Although defendant's annual salary had increased by almost one-third following the divorce, plaintiff's annual salary had increased by less than ten percent. The record supports the court's determination that the various post-judgment changes in circumstances basically offset one another, thus requiring no change in defendant's child support obligation. Defendant otherwise failed to demonstrate that the court's decision was unreasonable, arbitrary, or clearly contrary to reason.
Defendant further argues that the second motion judge erred in denying his motion to grant him relief from the DJD concerning his pension. Defendant asserts that the judge failed to realize the impact that dividing his pension would have on him, and that it is inequitable and unfair because plaintiff will ultimately receive retirement income from her own pension and social security benefits, as well as a portion of his pension. Again, we disagree.
New Jersey courts have "long espoused a policy favoring the use of consensual agreements to resolve marital controversies." J.B., supra, 215 N.J. at 326 (citation and internal quotation marks omitted). Consequently, absent "unconscionability, fraud, or overreaching in negotiations of the settlement,' a trial court has 'no legal or equitable basis'" to alter matrimonial agreements. Ibid. (quoting Miller v. Miller, 160 N.J. 408, 419 (1999)).
Defendant cites Rule 4:50-1(f) as the basis on which his relief should be granted. This rule states "the court may relieve a party . . . from a final judgment or order for . . . any other reason justifying relief from the operation of the judgment or order." R. 4:50-1(f). While a categorization of circumstances that merit application of Rule 4:50-1(f) eludes specification, the "very essence of [section] (f) is its capacity for relief in exceptional situations. And in such exceptional cases its boundaries are as expansive as the need to achieve equity and justice." DEG, LLC v. Twp. of Fairfield, 198 N.J. 242, 269-70 (2009) (citation and internal quotation marks omitted). However, Rule 4:50-1(f) "affords relief only when truly exceptional circumstances are present," and is "limited to situations in which, were it not applied, a grave injustice would occur." U.S. Bank Nat'l Ass'n v. Guillaume, 209 N.J. 449, 468, 484 (2012) (citation and internal quotation marks omitted). When reviewing decisions under this rule, we will only reverse if there is a clear abuse of discretion. Id. at 467.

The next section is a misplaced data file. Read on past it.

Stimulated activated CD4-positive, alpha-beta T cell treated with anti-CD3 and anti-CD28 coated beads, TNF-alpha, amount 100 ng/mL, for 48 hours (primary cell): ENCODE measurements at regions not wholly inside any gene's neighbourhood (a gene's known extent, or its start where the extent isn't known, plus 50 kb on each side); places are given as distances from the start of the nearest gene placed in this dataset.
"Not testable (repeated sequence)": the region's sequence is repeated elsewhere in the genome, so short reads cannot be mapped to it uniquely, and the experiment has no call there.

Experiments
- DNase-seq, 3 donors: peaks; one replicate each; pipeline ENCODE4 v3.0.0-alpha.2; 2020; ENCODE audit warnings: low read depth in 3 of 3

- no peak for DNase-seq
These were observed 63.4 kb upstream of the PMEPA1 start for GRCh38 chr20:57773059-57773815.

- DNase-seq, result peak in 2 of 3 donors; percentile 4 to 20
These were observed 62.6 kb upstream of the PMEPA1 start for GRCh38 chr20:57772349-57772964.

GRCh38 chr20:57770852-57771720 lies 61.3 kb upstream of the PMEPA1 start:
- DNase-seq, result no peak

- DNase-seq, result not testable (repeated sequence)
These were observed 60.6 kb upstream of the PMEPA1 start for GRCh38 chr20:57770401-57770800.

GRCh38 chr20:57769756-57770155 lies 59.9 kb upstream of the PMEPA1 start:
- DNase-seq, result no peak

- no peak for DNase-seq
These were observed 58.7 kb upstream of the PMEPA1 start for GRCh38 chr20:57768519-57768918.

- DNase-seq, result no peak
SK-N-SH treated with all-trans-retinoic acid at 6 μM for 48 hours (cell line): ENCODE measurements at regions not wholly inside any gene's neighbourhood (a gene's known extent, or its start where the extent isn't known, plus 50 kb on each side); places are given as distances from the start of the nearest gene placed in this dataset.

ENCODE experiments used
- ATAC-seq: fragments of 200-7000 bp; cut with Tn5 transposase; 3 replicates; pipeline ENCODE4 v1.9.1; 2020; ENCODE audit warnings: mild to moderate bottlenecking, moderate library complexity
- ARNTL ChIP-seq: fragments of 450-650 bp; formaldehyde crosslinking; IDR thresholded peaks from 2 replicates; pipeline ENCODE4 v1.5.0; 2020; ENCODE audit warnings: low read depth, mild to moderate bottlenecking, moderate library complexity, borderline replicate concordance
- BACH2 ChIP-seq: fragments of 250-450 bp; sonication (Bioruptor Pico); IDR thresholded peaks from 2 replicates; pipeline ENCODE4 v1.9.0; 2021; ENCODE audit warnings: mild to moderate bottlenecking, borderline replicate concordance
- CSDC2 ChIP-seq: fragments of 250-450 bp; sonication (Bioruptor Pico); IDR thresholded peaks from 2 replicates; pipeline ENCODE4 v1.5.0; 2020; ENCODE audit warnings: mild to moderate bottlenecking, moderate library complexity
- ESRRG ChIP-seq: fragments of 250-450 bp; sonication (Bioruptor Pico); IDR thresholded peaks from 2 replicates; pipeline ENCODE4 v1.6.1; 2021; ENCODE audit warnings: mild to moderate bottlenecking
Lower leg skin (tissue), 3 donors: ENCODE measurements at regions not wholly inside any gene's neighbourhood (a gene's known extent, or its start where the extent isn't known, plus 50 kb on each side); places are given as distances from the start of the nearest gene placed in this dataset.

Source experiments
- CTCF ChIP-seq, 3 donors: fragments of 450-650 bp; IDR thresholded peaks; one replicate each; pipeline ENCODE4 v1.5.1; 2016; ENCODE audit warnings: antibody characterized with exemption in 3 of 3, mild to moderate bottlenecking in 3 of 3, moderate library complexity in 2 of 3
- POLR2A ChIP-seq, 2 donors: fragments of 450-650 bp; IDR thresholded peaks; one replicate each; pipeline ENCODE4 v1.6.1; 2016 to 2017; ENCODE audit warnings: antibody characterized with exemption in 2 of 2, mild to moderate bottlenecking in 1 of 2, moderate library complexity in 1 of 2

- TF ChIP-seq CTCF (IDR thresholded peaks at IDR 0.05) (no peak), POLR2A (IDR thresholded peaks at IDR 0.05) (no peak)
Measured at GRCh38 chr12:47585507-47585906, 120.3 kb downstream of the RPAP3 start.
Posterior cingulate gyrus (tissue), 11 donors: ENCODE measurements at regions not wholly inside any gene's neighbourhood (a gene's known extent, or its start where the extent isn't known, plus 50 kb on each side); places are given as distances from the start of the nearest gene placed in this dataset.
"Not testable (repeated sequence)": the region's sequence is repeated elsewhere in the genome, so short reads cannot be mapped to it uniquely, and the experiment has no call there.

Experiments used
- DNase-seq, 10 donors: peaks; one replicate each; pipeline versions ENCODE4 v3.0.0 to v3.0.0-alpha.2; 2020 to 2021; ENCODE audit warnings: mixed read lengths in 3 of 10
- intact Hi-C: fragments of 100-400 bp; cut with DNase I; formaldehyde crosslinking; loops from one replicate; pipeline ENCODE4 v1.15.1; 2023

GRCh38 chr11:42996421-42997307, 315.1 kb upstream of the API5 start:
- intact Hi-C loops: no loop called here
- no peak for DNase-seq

In support of his argument, defendant relies on White v. White, 284 N.J. Super. 300 (Ch. Div. 1995), aff'd o.b., 309 N.J. Super. 139 (App. Div. 1996). In that case, the husband was a federal employee and did not contribute to social security during his employment. Id. at 303-04. The trial court stated that because of this, the husband and wife had a greater income during the marriage and the husband was entitled to an offset for the wife's social security benefits. Id. at 306.
White is readily distinguishable from the case under review, as it addressed a situation where the parties had no written agreement. Here, the pension division was included in the PSA, and then memorialized in the QDRO, with both parties represented by counsel. See also Panetta, supra, 370 N.J. Super. at 499-501 (distinguishing that case from White based on the husband's receipt of social security payments from his prior private employment, and denying the offset because he "failed to comply with the parties' agreement").
Given the special preference for marital agreements and the lack of any exceptional circumstances that would warrant redress under Rule 4:50-1(f), we discern no mistaken exercise of discretion or misapplication of the law in the trial court's finding that defendant was not entitled to any relief from the DJD. As the motion judge found, the PSA here "involved give and take for both sides and resulted in a document that both sides, whom were represented by counsel, believed was fair and equitable."
A good example of such "give and take" is the provision that requires the parties to equally share the daughter's college costs, even though defendant's salary, at the time of the divorce, was almost double that of plaintiff's salary. Additionally, there is no evidence of fraud, unconscionability, or overreaching in the negotiations of the PSA, nor is there any evidence that a grave injustice would result. We conclude that defendant has failed to establish exceptional circumstances to warrant relief from the DJD.
Finally, defendant argues that "myriad factual issues" require that we remand this case to the Family Part for a plenary hearing. We do not agree. Because defendant has failed to identify issues of material fact that require resolution by the trial court, we discern no basis for an evidentiary hearing. See Adler v. Adler, 229 N.J. Super. 496, 500 (App. Div. 1988) (holding that a hearing is not required, or even warranted, in every contested proceeding for support modification, but only where "necessary to resolve a genuine issue of material fact").
1 The PSA also required that defendant pay plaintiff alimony of $1000 per month. Defendant was relieved of this obligation, however, upon plaintiff's remarriage in 2011.
2 See Marx v. Marx, 265 N.J. Super. 418, 428 (Ch. Div. 1993) (establishing the formula for allocating the marital share of a deferred distribution pension).
3 This missing information included the amount each party paid for the daughter's tuition, if the daughter was employed, if she had any significant debts, received any grants, what her needs were, or "any other relevant factor[s]." The judge also requested the parties' 2011 tax returns.